Legal firms are “licking their lips” at the thoughts of suing the State over the HSE cyber attack, according to the Health Minister.
On Newstalk Breakfast this morning, Stephen Donnelly said it is ‘very distasteful’ that lawyers are eyeing up legal claims while the State is under attack from hackers.
He said it is too early to say how exposed the State is to legal claims should large amounts of personal medical data be leaked online.
“I think it has been a little distasteful,” he said. “I have seen some legal firms already advertising, potentially licking their lips, at the thoughts of being able to sue the State.
“We saw the same with the vaccine programme. We had online materials being published by law firms talking about future cases that patients would be able to take against the State.
“I find it very distasteful I have to say. We have been attacked as a nation. Our patients in the HSE have been attacked and we are doing everything we can to respond.”
It emerged yesterday that some medical information stolen during the attack has already been shared online.
The 27 files linked to 12 patients were offered on the Darkweb as ‘samples’ to prove the hackers had access to private patient information.
“On the face of it, as has been reported, data from the HSE does appear to have been displayed on the Darknet,” said Minister Donnelly.
“The details of that are not something that would be confirmed because it’s an ongoing Garda investigation.”
He said there is a “risk that patient data will be abused” and encourage anyone approached about their data appearing online to contact Gardaí.
Asked whether lawyers should be allowed to publish ads encouraging people to sure, Minister Donnelly said: “Presumably it is legal.”
“If there are cases to be taken, then people have a right to take those cases but certainly I find it - when we are in the middle of trying to get urgent healthcare services back up and running for sick patients - I certainly find it very distasteful that any law firm would be putting stuff up on their websites to that end.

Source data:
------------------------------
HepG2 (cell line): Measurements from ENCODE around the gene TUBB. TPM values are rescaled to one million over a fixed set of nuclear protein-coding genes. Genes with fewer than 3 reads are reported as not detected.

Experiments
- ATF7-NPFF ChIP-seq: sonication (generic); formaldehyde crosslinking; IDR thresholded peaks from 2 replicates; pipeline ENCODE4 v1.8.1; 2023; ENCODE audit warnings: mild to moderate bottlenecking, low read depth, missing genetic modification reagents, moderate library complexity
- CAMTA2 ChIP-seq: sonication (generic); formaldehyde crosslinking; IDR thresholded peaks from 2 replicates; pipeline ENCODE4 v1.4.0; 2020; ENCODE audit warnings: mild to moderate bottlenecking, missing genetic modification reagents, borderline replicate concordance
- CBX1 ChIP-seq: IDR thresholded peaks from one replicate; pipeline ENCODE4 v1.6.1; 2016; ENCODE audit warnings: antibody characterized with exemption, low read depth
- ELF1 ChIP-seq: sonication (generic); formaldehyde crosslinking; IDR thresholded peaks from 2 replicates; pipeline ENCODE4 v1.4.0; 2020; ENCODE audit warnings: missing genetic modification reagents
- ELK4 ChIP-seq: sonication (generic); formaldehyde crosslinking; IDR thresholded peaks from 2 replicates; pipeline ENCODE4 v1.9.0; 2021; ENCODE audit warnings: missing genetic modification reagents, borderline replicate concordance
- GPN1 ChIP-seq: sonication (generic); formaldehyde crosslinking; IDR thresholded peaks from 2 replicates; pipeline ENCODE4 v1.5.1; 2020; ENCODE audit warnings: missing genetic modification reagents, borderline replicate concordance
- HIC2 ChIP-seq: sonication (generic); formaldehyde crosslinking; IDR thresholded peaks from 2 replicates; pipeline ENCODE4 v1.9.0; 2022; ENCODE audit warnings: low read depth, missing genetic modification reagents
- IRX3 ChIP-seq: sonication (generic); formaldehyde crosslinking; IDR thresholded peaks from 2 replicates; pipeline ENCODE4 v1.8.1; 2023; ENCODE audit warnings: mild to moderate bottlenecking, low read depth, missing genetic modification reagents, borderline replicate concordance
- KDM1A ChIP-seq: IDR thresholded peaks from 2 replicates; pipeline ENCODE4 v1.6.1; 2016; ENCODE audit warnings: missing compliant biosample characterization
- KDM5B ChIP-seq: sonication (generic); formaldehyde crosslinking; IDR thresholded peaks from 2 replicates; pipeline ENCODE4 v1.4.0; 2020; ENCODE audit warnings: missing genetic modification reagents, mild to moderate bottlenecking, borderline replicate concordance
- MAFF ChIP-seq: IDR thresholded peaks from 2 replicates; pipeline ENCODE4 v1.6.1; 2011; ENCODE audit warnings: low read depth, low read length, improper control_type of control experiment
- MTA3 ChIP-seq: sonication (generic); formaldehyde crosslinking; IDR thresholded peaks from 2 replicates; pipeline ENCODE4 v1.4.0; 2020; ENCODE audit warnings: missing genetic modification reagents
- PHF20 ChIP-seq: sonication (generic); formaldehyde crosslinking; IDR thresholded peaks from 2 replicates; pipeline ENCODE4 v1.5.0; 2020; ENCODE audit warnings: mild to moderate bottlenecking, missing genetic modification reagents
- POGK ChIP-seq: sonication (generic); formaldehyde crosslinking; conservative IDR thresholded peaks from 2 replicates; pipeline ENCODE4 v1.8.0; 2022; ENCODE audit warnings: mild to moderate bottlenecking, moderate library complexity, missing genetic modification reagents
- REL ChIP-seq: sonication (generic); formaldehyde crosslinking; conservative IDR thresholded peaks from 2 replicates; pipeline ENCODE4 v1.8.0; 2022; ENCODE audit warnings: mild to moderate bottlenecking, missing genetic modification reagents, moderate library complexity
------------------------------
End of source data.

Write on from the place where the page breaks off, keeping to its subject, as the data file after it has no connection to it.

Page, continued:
“I find it equally distasteful mind you, that some of them have done the same on the vaccine programme as well but unfortunately, it does seem to be a facet of at least a small part of the country that we live in.”
The Health Minister said it is “too early to say” how exposed the State may be to legal claims due to the attack.
He said Gardaí and the National Cybercrime Centre are doing all they can to protect people’s medical data.
“What they are trying to do is identify such material, verify and then take any and all measures necessary to limit the exposure of the personal data online,” he said.
“This will be very upsetting for people. It is possible that people will be targeted but right now, as I am sure people will understand, all efforts are aimed at getting services back up online for men, women and children who need them.”
A ransomware’ attack involves hackers gaining access to an entity’s data and threatening to publish it or encrypt it unless a 'ransom' is paid.
The Government has insisted it will not be paying any ransom.
On last week’s Tech Talk, Newstalk technology correspondent Jess Kelly sat down with Ronan Murphy of SmartTech247 to find out all there is to know about the attacks – and whether you should ever pay those behind them.
You can listen back here: